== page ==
Brent crude oil prices held near $102 a barrel on Thursday, underpinned by a weaker dollar, while U.S. crude's discount to Brent fell below $10 for the first time since June 2012.
The spread between the front-month Brent crude oil futures contract and the U.S. crude oil futures contract (WTI) narrowed to as little as $9.94 a barrel, in from over $20 a barrel in mid-February.
David Hufton, a strategist at broker PVM, said that the puncturing of the global economic growth story had had a much larger impact on Brent than U.S. crude, knocking Brent down by more than 5 percent since the start of April. Plentiful supplies of North Sea crude have also pressured Brent.
"WTI has been supported by a more optimistic U.S. growth story and the partial unravelling of domestic transportation blockages," he added.
U.S. crude had been trading at a wide discount to Brent because of large inventory builds at key pricing point Cushing, Oklahoma. But pipelines are now taking more crude to the U.S. Gulf Coast, alleviating the supply pressure at Cushing.
"The reversed Longhorn pipeline in West Texas seems to have been successful in this case," said David Wech, an analyst at JBC Energy in Vienna.
By 1118 GMT, Brent crude was up 2 cents at $101.75 a barrel, just holding on to Wednesday's gains, but analysts were sceptical as to how long this would last. U.S. crude was up 14 cents at $91.57 a barrel.
"We still expect Brent to remain range-bound with little chance for a sustained rebound here ahead of U.S. Q1 2013 GDP estimates tomorrow," said Andrey Kryuchenkov, an analyst at VTB Capital. "Yesterday's price rebound is set to stall."
The weaker U.S. dollar, which was off 0.66 percent against a basket of currencies, was helping underpin oil prices. A weaker dollar makes commodities priced in dollars more affordable for buyers using other currencies.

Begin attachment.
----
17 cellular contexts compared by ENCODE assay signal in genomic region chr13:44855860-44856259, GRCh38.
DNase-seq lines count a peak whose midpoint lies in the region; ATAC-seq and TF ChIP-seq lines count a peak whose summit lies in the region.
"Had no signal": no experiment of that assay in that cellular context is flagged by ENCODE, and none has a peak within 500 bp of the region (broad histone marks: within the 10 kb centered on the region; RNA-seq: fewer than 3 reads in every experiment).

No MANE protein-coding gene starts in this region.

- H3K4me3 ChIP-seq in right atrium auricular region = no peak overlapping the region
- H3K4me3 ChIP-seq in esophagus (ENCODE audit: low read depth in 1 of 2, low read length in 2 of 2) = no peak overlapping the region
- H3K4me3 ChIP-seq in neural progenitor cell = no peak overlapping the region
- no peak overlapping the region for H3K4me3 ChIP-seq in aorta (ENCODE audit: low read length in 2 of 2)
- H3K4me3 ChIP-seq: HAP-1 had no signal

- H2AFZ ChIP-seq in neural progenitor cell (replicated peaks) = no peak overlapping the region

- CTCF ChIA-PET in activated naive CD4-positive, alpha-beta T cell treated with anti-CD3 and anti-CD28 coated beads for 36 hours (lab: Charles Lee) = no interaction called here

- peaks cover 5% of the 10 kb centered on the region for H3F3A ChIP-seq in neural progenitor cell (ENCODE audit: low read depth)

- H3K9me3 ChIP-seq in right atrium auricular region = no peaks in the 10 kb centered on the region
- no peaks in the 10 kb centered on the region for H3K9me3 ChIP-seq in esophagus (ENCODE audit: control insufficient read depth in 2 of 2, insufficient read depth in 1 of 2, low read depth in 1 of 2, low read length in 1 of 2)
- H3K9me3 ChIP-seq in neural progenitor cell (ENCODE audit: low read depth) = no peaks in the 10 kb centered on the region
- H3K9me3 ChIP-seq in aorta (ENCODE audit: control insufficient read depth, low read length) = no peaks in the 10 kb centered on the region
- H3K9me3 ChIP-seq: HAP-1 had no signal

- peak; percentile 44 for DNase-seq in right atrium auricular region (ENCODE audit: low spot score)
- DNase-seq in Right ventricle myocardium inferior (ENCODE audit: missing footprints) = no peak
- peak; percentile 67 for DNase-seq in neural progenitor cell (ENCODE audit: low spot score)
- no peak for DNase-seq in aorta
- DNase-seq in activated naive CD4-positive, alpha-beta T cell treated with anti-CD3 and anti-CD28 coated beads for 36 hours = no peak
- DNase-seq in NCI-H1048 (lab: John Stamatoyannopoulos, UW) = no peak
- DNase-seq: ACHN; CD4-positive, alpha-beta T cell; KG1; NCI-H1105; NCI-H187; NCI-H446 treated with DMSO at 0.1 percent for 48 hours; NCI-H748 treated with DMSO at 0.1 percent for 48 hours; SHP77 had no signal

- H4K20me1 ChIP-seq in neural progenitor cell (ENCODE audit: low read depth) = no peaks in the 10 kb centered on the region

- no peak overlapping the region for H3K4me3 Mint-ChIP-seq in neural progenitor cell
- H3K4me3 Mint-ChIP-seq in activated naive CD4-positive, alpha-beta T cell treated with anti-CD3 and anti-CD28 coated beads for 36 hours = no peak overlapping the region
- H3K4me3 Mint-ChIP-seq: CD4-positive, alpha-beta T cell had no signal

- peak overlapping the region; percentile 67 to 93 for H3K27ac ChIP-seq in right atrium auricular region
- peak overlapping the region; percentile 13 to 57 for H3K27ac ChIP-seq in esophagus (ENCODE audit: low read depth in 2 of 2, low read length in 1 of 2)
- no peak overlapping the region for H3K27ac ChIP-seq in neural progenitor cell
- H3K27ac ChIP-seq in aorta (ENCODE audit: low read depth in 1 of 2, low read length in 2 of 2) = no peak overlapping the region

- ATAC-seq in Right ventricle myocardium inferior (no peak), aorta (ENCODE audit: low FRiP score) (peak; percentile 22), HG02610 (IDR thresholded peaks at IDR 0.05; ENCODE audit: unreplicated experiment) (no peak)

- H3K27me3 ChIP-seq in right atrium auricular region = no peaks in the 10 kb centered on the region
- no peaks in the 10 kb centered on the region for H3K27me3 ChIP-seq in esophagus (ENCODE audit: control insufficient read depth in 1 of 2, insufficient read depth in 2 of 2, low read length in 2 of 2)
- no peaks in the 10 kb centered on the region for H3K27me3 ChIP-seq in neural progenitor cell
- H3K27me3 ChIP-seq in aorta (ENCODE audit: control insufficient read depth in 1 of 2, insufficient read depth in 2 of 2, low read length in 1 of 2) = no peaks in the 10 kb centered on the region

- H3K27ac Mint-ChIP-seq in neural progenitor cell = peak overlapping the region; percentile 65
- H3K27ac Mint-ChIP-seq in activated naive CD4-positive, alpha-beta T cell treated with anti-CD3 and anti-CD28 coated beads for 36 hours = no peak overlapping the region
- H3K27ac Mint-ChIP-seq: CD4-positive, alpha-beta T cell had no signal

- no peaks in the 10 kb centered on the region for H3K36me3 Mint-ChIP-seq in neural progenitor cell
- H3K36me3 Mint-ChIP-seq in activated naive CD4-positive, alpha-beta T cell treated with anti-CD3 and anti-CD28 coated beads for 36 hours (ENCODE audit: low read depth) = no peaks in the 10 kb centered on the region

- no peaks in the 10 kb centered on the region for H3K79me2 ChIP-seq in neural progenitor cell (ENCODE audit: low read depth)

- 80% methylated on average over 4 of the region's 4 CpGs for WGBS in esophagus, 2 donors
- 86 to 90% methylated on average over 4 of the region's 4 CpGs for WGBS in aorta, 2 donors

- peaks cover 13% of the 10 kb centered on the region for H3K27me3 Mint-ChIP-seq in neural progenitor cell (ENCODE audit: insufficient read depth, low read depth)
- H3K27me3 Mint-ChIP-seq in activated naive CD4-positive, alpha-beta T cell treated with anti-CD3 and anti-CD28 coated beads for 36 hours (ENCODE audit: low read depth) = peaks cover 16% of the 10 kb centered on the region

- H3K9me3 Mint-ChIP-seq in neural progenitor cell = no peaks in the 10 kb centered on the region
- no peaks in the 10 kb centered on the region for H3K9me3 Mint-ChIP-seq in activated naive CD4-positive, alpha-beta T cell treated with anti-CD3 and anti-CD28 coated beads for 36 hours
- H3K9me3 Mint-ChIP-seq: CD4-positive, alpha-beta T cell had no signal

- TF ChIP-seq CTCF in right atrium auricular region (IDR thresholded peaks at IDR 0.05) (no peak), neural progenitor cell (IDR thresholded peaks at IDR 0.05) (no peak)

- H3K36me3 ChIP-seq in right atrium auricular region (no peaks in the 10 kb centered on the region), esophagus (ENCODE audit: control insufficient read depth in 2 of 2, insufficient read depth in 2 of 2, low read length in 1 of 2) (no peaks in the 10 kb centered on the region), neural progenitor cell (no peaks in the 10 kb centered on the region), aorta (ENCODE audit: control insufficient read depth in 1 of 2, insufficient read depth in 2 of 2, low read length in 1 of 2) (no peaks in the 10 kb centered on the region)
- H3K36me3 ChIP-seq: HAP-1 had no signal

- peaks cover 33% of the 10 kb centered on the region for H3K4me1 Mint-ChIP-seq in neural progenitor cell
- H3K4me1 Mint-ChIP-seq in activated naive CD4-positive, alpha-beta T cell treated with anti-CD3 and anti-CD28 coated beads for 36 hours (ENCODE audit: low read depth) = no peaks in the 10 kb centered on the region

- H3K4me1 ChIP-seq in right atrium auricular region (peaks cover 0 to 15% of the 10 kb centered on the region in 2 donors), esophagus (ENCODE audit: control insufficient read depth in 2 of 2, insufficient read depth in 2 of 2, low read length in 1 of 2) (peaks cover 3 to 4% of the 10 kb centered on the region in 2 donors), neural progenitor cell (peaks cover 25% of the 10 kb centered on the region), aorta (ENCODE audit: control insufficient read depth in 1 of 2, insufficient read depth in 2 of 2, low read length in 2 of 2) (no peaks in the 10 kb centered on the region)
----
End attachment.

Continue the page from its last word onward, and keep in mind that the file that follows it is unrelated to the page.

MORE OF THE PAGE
But analysts said doubts were creeping back into the market after a rally late on Wednesday that followed the weekly U.S. crude oil and products inventory data and better-than-expected South Korean growth data.
South Korea's economy expanded in the first quarter at its fastest pace in two years, but customs figures, which measure the value of exports, painted a less rosy picture.
Bjarne Schieldrop, chief commodity analyst at SEB, said South Korea was seen as "the canary in the coal mine" because of its industrial order book, as it produces so many components. "But it looks as if that first-quarter growth was more to do with front-loaded government spending," he said.
Analysts also cautioned against a bullish interpretation of Wednesday's weekly U.S. gasoline stockpile data, which saw inventories down 3.9 million barrels week-on-week.
"The drop in gasoline stocks was driven by lower refinery production, not just an increase in demand," said Carsten Fritsch, an oil analyst at Commerzbank in Frankfurt. "If you look at the seasonal pattern, it isn't unusual for gasoline stocks to fall at this time of year."
Analysts and traders said the technical picture remained bearish, pointing to weak global demand growth and abundant supplies from the North Sea, the Middle East and North Africa.
At least nine May cargoes have moved up the North Sea Forties crude programme after stronger-than-expected output from Britain's Buzzard oilfield, the biggest contributor to the Forties stream.
In addition, production from Iraq, Libya and the United States continues to rise, raising questions as to whether Saudi Arabia, Kuwait and the United Arab Emirates will have to cut their output.
Meanwhile, on the demand side, although UK gross domestic product showed a 0.3 percent rise in the first quarter, this was partly linked to the bounce back in North Sea oil and gas output. (Additional reporting by Jessica Jaganathan in Singapore; editing by Jane Baird)